I read a stat recently about millennials and rewards cards that I found shocking – almost 1/3 of millennials have never even applied for a credit card.
Some millennials may prefer to pay with cash or debit, but you can get more for your money with rewards cards (assuming you use them responsibly). I use reward cards much more often than cash or debit because they are more lucrative.
Big Annual Rewards
This year I am on track to earn about $750 (not including a $350 sign up bonus from Capital One) in credit card rewards simply by putting virtually all purchases on my rewards cards instead of paying with cash.
Some people have asked how it’s possible to earn over $750 in rewards in one year. The answer is to find the credit card that works best with your spending, and use them to your advantage.
Here’s how I earn rewards:
- 4% cash back on all gas and grocery purchases using the Scotiabank Momentum Visa Infinite
- 2% back (in travel rewards) on everything else using the Capital One Aspire Travel World Mastercard
Any purchase over $20 goes on the card and it’s become a habit to pay for as much as I can using the credit cards. It may not sound like much but it adds up when you pay for virtually all purchases made on a rewards card. This includes everything from smaller buys like coffee to big purchases like annual insurance costs.
By paying with my rewards cards instead of cash I’ll get money back that I wouldn’t otherwise get that I can use to pay for some of my expenses.
I use my Scotiabank Momentum Visa card for all gas and grocery purchases but also for other purchases that qualify, like gift cards. I regularly buy gift cards at a grocery store (like Safeway) so that I can get 4% cash back on even more purchases. Gift cards like Starbucks, Tim Hortons, Best Buy, Rona and Subway are just a few of the options available.
Cards with Annual Fees
I don’t normally use credit cards that have annual fees, so it was a big step for me when I first got one. I did the math to make sure the annual fee was worth it given my current spending.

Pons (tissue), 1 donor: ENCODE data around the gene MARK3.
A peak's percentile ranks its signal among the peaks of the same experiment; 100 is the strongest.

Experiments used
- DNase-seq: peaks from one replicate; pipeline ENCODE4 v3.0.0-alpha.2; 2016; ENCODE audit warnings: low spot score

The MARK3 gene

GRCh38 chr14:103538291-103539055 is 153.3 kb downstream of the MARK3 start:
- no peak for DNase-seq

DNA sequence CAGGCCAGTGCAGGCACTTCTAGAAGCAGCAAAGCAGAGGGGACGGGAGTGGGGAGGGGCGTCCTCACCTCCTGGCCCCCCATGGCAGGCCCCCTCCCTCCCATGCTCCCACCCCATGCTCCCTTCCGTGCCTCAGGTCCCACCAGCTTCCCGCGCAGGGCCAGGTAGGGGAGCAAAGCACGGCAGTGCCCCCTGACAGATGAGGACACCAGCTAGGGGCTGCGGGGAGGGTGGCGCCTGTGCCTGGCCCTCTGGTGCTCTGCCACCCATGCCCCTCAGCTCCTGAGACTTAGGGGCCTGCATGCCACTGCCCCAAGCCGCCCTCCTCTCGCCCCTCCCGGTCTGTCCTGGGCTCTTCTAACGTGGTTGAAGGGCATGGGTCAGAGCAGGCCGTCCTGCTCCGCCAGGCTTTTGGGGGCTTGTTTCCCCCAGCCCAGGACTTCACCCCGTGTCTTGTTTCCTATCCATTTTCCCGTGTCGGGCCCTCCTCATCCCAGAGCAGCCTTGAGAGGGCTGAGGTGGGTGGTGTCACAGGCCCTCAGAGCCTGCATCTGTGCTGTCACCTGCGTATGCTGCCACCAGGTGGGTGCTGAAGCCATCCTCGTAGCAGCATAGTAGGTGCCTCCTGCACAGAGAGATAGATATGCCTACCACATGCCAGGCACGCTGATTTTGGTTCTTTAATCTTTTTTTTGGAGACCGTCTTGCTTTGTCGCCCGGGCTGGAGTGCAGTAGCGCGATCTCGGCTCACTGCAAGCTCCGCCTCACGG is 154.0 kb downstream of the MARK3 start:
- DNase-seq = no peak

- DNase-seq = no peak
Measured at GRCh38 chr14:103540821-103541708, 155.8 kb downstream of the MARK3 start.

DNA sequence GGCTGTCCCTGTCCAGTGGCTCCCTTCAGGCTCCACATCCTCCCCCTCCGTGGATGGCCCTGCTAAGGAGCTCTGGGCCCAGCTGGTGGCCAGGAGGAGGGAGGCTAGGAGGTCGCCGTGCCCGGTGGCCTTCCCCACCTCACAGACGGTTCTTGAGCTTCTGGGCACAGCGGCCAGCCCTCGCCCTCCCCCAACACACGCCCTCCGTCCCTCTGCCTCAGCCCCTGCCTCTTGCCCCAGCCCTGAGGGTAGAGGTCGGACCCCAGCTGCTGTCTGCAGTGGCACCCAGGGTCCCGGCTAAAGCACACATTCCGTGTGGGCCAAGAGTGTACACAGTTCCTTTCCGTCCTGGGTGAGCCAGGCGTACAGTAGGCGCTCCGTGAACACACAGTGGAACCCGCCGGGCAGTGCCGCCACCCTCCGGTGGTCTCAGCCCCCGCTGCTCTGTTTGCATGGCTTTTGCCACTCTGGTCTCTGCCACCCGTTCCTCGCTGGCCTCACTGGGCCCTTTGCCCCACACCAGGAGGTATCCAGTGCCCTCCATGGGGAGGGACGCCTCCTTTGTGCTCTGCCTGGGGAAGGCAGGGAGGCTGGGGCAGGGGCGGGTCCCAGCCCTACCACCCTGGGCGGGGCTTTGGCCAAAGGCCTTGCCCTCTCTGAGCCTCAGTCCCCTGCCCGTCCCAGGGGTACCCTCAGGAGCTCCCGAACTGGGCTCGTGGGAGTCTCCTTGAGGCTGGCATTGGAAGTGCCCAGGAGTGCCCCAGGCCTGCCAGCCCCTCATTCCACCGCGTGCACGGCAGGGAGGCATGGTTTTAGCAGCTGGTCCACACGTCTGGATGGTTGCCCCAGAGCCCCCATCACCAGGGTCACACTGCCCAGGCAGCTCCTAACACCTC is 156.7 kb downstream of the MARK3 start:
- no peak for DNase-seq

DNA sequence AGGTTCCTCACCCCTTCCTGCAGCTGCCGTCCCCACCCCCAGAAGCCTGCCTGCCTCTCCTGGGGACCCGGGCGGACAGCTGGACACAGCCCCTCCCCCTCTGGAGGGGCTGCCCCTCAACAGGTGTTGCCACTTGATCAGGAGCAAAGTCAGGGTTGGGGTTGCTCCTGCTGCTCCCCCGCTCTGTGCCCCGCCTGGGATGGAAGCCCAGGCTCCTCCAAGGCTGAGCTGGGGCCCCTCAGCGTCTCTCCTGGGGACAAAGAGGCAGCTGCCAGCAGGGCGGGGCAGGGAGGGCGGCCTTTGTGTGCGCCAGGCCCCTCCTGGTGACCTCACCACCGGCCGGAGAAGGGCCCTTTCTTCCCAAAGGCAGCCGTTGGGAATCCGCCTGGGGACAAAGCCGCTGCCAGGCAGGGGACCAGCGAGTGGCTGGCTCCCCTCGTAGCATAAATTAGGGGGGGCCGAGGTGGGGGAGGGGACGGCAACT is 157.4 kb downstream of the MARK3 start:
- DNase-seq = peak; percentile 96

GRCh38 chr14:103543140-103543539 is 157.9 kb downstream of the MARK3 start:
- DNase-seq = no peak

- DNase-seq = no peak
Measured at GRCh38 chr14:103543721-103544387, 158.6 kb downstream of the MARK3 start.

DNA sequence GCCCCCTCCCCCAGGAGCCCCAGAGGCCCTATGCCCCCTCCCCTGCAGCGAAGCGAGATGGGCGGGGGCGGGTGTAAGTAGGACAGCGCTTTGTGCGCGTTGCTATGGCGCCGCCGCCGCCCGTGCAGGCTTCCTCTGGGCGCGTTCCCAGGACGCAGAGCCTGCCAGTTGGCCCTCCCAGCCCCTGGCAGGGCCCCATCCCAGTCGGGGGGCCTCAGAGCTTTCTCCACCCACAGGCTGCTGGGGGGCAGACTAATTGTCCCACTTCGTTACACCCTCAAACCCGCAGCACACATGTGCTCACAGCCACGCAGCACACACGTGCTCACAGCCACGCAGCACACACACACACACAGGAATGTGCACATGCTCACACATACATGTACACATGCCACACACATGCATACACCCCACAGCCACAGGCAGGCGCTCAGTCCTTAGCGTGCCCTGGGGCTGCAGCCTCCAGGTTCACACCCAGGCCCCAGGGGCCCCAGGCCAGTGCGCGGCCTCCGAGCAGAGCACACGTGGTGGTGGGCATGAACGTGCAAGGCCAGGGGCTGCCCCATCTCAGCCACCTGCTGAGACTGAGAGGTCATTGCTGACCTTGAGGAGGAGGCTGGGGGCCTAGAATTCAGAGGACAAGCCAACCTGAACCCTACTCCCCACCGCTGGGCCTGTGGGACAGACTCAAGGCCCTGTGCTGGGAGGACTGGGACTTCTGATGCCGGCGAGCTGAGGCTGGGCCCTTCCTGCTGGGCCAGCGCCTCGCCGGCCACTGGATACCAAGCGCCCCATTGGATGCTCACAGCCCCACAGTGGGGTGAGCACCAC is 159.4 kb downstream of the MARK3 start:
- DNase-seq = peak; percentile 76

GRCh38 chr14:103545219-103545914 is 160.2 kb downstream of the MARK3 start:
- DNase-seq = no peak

For example, the Scotiabank Momentum Visa Infinite card has an annual fee of $99. The highest cash back category is gas/grocery at 4%, which means you’d have to spend about $2500 annually on gas/grocery purchases to make it worthwhile. For me, it’s easy to do since I buy my monthly transit passes at grocery stores to qualify for the 4% cash back.
I’m not totally against cards that have annual fees but when considering a card that has a hefty annual fee ($100 and up) you’ll want to make sure it’s worth it given your own current spending. A quick scan of your bank statements for the past 2-3 months can give you a better idea of what your current spending habits are.
Using Credit Cards Responsibly
It wouldn’t make any sense to use reward cards if I carried a balance on any of them since the interest on the balance would quickly cancel out any rewards earned.
I don’t carry a balance from month to month and the balance comes out of my bank account automatically at the end of each billing cycle.
I use one basic rule when it comes to all credit cards – if I don’t have the money to pay for the purchase in my bank account, I don’t buy it. That way I won’t have to worry about paying interest at sky-high rates and can watch my rewards grow instead.
$100 Gift Card Offer
The $100 gift card offer from Rate Supermarket is back. Anyone who signs up for the Scotiabank Momentum Visa Infinite card now can get a $100 gift card (your choice of Amazon, Best Buy, Starbucks or Ultimate Dining Card) and pay no annual fee for the first year, while earning 4% cash back on all gas and grocery purchases.